RAZOR: Can genes tell us who is susceptible to COVID-19?
RAZOR and Catherine Newman

There are still a lot of unknowns as to why some people become critically ill from COVID-19 and others don't experience any symptoms at all.

Kenneth Baillie, from the University of Edinburgh, is leading a genome study to explore the varied effects that the coronavirus has on patients and to find out more about how it affects people.

The GenOMICC study involves collecting DNA from people who are critically ill in hospitals, on the basis that these individuals are the most susceptible to the disease.

The target is to collect and analyse 100,000 genomes worldwide. 

He says that humans "evolved in an arms race with bacteria and fungi that infect our bodies, and because of that our immune systems are very diverse across the populations, and for every infection that I'm aware of there's a very broad range of responses."

Baillie says that the main reason for these large differences in the impact COVID-19 has on people could lie in genes and he hopes that by finding those genes a better understanding of the disease and its treatments can be reached. 

People are being recruited across the UK, with a particular focus on areas and ethnic groups that have "suffered most at the hands of COVID-19, particularly in the south of England and in black and minority ethnic groups."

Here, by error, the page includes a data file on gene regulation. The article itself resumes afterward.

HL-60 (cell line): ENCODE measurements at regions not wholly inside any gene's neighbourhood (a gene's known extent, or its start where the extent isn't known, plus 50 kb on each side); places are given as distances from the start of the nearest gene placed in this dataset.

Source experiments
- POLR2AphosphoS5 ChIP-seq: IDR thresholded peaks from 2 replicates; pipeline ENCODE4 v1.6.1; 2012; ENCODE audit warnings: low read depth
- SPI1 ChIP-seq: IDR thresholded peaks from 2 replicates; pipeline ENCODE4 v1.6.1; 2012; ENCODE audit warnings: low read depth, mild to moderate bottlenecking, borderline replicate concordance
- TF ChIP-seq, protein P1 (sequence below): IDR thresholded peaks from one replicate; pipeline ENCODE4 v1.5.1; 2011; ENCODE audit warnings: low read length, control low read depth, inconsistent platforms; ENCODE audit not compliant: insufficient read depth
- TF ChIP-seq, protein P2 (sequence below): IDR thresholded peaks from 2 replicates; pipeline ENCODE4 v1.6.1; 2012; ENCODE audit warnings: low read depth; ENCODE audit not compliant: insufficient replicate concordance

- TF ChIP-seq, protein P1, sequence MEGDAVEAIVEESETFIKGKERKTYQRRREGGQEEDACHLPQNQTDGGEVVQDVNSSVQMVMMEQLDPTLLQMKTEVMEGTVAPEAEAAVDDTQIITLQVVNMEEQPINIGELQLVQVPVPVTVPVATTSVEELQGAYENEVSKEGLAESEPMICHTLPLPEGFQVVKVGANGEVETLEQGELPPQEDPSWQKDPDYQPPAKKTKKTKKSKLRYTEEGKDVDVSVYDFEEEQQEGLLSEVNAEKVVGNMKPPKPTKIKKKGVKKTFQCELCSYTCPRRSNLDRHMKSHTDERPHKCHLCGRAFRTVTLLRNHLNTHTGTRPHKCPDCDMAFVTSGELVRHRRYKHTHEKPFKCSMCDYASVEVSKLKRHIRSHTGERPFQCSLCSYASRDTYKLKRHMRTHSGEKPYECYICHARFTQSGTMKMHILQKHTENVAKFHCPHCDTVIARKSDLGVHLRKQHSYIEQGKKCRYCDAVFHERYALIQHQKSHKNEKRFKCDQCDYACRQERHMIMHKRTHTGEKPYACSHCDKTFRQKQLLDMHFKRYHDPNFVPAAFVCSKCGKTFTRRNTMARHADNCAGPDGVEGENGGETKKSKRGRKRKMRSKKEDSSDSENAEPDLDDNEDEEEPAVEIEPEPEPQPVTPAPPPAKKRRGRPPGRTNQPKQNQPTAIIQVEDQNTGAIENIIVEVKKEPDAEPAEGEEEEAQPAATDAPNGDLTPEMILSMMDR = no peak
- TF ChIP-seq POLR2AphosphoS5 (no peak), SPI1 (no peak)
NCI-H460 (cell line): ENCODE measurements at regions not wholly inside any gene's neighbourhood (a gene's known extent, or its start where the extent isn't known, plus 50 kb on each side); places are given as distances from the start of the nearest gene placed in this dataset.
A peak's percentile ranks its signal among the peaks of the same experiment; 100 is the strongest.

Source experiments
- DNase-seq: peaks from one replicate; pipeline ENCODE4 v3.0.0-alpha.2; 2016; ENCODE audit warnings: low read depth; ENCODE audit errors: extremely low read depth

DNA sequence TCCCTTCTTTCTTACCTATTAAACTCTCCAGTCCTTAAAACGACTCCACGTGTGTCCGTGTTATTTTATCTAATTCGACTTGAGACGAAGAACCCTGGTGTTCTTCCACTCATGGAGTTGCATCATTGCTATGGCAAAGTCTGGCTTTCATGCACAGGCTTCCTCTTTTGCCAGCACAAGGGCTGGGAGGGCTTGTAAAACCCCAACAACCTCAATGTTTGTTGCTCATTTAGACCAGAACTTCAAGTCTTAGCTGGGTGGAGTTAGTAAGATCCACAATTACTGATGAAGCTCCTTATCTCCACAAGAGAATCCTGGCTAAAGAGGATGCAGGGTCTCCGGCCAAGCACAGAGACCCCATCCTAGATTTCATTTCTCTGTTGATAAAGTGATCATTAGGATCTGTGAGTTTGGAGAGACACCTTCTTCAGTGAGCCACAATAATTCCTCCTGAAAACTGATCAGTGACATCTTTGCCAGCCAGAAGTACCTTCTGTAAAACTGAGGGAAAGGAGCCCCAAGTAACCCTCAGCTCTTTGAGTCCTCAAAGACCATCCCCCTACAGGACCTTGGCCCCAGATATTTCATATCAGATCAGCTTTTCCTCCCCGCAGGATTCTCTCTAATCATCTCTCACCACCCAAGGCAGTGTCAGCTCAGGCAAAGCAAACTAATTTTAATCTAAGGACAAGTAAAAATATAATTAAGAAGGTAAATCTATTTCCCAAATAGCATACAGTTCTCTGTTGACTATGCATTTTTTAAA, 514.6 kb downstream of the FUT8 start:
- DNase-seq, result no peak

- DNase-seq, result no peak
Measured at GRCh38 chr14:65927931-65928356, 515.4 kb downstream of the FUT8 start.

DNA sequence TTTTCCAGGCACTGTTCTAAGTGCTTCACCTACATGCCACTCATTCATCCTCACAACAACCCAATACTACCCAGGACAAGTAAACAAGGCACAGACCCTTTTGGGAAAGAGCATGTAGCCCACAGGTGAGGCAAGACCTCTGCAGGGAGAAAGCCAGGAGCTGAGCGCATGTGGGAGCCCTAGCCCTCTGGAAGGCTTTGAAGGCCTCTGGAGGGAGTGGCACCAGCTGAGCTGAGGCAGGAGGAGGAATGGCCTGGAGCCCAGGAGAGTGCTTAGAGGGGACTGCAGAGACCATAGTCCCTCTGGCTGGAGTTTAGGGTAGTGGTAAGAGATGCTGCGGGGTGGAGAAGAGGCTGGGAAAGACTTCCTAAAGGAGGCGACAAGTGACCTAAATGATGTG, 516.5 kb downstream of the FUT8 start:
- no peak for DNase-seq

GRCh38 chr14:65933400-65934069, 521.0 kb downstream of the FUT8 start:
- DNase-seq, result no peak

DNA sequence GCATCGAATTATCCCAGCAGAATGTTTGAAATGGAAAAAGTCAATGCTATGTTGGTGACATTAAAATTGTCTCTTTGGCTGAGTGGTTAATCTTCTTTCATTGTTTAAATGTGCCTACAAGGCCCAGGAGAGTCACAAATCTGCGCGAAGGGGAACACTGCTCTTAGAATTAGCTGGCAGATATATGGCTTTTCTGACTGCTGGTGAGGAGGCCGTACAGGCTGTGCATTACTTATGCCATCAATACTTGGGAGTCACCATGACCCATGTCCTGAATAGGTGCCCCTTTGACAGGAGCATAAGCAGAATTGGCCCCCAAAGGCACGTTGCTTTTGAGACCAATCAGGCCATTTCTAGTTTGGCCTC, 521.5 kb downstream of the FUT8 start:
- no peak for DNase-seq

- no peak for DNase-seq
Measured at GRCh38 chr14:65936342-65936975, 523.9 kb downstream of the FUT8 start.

"We also need to find people at the opposite end of the spectrum, who are not susceptible to the disease but resistant... it's a difficult group of people to find because, of course, they haven't had symptoms so in many cases they don't know that they've had it," says Baillie.  

He explains that there are about three billion letters in the code of a genome and between any selected pair of people in a population, there are between four and five million differences. 

This means that "the vast majority of our genomes are identical to each other, but those four or five million out of three billion differences include all the differences that there are between different humans." 

This means that there is a near never-ending amount of data to crunch through in order to find out which bits of the DNA sequence are changing the way our bodies function and whether that makes an individual more or less likely to "succumb to COVID-19." 

COVID-19 impacts among different ethnic groups

Baillie says: "We do know that within the UK, Black, Asian and minority ethnic groups are over-represented among patients who are admitted to intensive care." 

But he said this could be because of "other illnesses, socio-economic factors, or transmission happening in different patterns in different communities." 

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Video editor: Terry Wilson